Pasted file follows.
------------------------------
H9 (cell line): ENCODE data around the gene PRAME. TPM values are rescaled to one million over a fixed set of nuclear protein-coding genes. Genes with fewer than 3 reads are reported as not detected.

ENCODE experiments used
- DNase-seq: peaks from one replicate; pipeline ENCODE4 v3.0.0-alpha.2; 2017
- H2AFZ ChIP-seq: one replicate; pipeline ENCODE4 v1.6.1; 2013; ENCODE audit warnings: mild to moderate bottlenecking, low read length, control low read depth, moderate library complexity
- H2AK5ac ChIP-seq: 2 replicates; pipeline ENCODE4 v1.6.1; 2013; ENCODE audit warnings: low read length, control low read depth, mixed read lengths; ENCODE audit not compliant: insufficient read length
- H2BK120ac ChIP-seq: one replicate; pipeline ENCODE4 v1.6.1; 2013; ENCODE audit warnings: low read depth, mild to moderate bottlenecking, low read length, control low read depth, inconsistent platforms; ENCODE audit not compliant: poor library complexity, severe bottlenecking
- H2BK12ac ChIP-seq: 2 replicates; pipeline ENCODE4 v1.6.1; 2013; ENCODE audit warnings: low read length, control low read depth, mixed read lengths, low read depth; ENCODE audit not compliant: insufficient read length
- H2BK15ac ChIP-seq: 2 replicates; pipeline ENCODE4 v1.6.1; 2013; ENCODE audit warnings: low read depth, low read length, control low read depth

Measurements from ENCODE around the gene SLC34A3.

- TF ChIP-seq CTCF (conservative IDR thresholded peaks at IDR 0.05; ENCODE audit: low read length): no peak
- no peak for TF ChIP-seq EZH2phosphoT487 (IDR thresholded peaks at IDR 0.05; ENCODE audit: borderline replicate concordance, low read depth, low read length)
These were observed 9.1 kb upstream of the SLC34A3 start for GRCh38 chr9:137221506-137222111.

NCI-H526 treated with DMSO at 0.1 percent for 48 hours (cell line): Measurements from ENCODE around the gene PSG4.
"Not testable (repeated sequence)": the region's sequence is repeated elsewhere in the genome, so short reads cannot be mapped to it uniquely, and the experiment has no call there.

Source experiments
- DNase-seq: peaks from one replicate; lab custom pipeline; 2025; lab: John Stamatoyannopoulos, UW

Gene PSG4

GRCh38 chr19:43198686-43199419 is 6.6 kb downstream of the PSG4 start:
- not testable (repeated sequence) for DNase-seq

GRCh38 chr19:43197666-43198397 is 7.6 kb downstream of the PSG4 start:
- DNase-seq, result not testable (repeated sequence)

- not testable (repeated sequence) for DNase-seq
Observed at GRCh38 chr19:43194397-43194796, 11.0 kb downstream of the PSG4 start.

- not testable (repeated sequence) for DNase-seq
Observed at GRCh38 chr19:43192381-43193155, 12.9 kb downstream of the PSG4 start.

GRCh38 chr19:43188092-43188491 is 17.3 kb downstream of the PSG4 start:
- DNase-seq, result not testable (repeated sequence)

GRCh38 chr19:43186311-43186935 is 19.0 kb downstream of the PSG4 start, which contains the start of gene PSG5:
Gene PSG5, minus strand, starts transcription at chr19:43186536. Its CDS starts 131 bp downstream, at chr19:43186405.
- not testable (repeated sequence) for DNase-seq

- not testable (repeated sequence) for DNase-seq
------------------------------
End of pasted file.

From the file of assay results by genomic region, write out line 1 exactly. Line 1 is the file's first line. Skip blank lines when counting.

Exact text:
H9 (cell line): ENCODE data around the gene PRAME. TPM values are rescaled to one million over a fixed set of nuclear protein-coding genes. Genes with fewer than 3 reads are reported as not detected.